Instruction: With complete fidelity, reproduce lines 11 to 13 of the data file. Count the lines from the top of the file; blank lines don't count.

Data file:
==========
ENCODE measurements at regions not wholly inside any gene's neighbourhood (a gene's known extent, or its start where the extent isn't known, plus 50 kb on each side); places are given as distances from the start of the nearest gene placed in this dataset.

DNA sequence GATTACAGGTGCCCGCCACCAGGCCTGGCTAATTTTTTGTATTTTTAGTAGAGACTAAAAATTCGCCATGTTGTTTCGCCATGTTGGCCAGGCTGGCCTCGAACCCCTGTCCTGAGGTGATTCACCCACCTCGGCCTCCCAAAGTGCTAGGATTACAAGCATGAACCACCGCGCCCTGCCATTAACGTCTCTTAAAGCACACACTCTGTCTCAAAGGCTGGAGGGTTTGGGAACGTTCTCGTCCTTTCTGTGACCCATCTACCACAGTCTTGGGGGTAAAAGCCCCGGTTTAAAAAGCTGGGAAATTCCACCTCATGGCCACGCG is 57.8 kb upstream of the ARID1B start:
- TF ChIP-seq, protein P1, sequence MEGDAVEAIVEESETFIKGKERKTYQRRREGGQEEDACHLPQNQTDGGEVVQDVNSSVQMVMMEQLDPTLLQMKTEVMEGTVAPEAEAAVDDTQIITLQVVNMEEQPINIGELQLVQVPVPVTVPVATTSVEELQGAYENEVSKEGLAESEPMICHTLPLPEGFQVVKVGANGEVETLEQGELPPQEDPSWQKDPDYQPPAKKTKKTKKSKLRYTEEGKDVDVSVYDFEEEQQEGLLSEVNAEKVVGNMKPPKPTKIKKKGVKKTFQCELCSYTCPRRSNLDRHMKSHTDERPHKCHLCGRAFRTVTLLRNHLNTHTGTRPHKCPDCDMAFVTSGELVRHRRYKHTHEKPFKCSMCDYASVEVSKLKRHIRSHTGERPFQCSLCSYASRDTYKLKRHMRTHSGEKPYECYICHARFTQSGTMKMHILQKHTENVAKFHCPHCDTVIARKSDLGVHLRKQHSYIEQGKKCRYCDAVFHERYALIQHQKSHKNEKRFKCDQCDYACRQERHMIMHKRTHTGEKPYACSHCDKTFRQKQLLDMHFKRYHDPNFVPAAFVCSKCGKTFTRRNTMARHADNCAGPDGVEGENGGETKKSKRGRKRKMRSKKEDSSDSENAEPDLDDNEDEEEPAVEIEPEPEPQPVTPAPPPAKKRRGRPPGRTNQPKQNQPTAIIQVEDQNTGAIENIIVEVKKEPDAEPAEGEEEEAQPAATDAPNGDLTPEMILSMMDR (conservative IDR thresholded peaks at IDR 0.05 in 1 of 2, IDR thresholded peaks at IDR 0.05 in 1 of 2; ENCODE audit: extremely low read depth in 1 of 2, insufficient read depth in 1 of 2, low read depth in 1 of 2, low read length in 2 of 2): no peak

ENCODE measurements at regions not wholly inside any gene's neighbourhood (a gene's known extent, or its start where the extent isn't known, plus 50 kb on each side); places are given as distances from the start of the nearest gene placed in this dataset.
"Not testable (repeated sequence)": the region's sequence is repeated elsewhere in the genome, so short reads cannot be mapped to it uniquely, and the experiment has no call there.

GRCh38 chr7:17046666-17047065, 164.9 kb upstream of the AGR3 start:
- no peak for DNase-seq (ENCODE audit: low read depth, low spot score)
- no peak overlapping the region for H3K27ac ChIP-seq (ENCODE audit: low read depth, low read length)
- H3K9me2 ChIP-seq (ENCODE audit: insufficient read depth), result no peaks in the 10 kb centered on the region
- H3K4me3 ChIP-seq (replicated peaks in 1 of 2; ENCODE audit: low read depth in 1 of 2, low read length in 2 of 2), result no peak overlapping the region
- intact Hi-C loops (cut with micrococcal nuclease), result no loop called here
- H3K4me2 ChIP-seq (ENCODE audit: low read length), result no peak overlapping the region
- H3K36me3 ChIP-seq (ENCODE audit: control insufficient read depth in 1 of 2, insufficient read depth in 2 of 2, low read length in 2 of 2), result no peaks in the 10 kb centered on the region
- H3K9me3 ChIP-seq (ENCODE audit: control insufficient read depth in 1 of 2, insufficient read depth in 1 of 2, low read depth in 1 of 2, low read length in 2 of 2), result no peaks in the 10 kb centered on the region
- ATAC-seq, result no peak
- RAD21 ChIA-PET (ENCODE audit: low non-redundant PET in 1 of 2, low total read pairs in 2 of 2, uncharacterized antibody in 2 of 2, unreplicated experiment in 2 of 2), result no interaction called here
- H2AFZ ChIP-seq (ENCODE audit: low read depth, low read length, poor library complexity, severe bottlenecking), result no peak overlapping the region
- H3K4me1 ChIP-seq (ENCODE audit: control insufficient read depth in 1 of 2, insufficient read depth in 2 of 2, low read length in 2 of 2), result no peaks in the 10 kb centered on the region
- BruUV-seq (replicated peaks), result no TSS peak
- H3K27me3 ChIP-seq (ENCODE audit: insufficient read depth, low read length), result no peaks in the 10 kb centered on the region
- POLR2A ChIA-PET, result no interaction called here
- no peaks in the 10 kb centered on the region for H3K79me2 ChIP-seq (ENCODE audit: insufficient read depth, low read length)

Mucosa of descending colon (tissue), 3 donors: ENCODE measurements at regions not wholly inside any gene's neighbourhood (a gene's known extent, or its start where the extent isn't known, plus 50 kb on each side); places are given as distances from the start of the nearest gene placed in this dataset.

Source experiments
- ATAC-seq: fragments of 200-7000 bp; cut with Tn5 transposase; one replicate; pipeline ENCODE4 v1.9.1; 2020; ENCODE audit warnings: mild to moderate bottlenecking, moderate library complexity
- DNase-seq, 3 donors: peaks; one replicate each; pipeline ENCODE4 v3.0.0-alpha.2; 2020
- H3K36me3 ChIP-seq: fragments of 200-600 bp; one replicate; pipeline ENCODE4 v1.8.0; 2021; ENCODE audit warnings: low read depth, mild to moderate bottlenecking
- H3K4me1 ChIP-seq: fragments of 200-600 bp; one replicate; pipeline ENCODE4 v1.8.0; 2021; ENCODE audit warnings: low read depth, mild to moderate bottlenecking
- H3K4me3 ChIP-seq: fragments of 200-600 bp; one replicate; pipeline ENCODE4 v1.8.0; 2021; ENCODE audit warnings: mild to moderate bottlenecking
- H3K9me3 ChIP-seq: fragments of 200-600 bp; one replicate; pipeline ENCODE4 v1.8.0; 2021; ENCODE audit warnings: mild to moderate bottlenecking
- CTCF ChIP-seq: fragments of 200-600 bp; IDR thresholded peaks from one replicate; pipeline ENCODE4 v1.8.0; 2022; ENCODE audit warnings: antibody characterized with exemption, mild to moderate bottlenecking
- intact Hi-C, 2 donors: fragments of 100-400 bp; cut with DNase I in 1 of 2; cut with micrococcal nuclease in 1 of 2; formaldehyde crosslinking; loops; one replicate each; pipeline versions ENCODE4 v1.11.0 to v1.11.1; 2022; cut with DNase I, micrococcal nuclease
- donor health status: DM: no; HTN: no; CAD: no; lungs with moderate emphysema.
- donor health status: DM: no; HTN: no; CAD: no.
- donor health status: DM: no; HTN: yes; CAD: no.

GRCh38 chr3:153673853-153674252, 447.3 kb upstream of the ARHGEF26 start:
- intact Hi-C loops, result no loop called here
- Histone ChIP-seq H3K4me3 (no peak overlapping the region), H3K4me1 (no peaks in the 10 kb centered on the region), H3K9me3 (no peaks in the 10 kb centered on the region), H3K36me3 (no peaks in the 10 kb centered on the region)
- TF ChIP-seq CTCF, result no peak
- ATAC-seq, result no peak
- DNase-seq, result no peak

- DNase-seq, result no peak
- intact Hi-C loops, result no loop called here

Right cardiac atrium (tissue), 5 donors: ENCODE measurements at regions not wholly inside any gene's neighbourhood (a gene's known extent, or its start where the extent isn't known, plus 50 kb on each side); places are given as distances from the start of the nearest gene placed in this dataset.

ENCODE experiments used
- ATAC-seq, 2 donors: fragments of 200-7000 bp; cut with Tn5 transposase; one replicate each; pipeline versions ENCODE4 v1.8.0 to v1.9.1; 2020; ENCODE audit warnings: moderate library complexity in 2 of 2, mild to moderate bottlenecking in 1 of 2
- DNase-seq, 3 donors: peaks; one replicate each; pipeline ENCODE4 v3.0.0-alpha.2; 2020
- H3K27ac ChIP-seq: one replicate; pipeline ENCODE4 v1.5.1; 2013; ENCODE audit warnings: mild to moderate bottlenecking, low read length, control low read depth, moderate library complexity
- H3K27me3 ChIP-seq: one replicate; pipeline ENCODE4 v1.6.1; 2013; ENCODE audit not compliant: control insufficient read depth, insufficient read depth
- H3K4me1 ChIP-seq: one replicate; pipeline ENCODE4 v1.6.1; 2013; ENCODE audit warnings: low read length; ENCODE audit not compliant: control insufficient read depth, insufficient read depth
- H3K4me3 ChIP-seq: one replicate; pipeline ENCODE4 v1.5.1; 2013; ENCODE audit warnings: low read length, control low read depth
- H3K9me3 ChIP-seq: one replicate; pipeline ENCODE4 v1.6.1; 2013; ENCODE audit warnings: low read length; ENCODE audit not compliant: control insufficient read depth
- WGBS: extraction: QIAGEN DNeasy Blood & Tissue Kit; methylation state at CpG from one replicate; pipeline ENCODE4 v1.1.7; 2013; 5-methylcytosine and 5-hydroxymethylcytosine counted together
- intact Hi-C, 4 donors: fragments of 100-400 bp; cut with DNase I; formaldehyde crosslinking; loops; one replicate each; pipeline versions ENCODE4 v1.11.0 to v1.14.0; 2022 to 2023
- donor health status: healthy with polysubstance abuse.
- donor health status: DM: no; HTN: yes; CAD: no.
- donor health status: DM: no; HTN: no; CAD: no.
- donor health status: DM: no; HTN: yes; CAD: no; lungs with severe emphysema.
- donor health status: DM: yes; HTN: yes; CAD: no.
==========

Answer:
- intact Hi-C loops (cut with micrococcal nuclease), result no loop called here
- H3K4me2 ChIP-seq (ENCODE audit: low read length), result no peak overlapping the region
- H3K36me3 ChIP-seq (ENCODE audit: control insufficient read depth in 1 of 2, insufficient read depth in 2 of 2, low read length in 2 of 2), result no peaks in the 10 kb centered on the region